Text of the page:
The connected hospital
Of course, there will still be instances when we have to be treated in the hospital, and also there, smart connected solutions have transformative potential, for example in intensive care units (ICUs).
Already today, hospitals can be equipped with advanced technology – combining software, clinical decision support algorithms and mobile connectivity – that allows clinicians to monitor multiple critically ill patients remotely, in real time. Through such a so-called eICU system, they can spot potential problems early and act on them faster than ever before, ensuring that fewer issues will spiral into life-threatening problems.
This technology could also mean the end of something that has long been the bugbear of healthcare professionals – nightshifts. Recently, Philips has worked with two hospitals in Atlanta, Georgia and Perth, Western Australia on a new remote intensive care monitoring program that advances the globalization of critical care. With this system, daytime clinicians in Perth provide nighttime critical care support to patients in Atlanta, meaning a reduced nightshift burden for healthcare professionals there.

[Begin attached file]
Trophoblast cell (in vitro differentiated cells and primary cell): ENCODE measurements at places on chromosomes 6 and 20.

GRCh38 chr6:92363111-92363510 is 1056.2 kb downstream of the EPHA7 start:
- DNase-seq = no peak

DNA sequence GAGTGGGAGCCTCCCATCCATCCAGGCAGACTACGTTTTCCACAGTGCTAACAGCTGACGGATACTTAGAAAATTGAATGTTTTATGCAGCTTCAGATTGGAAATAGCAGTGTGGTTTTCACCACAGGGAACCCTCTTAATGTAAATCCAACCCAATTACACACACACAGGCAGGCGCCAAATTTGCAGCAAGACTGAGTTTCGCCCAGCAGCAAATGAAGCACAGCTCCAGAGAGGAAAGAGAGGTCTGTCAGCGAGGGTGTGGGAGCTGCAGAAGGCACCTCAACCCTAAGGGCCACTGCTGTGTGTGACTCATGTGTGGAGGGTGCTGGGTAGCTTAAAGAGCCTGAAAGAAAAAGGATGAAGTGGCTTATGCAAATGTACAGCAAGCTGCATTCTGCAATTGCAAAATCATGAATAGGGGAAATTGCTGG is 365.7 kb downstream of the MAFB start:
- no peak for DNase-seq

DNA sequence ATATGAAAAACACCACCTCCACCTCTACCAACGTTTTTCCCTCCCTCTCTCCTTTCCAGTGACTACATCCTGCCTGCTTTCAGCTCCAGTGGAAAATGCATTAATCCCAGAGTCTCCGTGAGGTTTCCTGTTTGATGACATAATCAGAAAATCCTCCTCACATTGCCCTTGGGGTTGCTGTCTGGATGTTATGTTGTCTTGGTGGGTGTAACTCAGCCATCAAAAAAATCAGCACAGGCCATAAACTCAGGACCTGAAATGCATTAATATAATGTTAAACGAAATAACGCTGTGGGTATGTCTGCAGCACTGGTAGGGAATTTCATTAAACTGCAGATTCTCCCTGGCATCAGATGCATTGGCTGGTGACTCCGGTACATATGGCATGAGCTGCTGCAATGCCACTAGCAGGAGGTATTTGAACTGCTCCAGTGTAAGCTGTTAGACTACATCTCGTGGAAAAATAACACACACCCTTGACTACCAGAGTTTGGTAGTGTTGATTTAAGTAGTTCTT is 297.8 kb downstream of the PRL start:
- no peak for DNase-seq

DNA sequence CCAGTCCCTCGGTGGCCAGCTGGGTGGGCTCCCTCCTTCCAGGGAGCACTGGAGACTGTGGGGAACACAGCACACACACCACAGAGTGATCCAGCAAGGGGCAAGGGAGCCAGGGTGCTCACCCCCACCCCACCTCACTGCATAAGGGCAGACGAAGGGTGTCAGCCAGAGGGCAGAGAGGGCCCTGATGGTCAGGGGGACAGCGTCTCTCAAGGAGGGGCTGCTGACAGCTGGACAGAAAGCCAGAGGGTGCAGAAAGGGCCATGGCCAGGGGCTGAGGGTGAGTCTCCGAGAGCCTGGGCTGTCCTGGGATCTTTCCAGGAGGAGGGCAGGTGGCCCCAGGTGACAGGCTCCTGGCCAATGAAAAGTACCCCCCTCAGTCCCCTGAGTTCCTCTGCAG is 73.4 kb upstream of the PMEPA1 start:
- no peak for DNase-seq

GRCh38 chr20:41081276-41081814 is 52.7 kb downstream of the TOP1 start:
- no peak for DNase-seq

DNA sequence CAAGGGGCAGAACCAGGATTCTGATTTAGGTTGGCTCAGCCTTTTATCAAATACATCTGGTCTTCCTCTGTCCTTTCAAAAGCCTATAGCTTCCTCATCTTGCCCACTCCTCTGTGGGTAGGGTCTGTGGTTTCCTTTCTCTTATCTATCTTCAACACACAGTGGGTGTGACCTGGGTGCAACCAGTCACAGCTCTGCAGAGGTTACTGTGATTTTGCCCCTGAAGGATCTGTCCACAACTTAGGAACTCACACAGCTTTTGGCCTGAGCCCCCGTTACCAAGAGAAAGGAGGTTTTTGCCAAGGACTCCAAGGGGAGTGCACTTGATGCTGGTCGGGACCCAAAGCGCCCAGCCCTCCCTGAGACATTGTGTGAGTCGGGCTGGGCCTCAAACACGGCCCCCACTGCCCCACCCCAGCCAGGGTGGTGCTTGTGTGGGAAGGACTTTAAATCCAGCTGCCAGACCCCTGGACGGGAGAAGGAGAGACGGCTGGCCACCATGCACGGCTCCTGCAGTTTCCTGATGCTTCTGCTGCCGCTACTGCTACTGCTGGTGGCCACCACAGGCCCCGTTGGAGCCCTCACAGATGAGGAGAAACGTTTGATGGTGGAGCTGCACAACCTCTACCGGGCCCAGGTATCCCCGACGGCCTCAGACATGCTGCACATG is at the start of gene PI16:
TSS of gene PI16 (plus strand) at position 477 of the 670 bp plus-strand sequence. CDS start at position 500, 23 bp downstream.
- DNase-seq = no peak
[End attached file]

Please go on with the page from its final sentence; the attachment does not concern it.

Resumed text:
We’re not far away from this kind of technology being commonplace. Hospitals in the near future will be safer for patients and better places for healthcare professionals to work. In the context of digitalization, healthcare will soon catch up, and – just like in every other area of our lives – digital technology will be fully integrated to give us a smoother, smarter experience that better fits our lives.
 Future Health Index. (2017). FFQ4. Which, if any, of the following innovations in healthcare technology do you think will have the MOST positive impact on citizens of your country taking care of their health?